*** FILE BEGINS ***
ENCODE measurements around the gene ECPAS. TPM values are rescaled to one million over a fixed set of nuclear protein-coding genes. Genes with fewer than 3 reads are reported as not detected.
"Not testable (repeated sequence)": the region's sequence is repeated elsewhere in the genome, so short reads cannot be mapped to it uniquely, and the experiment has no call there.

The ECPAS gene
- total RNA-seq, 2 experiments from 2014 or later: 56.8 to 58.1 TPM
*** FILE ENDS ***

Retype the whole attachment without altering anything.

ENCODE measurements around the gene ECPAS. TPM values are rescaled to one million over a fixed set of nuclear protein-coding genes. Genes with fewer than 3 reads are reported as not detected.
"Not testable (repeated sequence)": the region's sequence is repeated elsewhere in the genome, so short reads cannot be mapped to it uniquely, and the experiment has no call there.

The ECPAS gene
- total RNA-seq, 2 experiments from 2014 or later: 56.8 to 58.1 TPM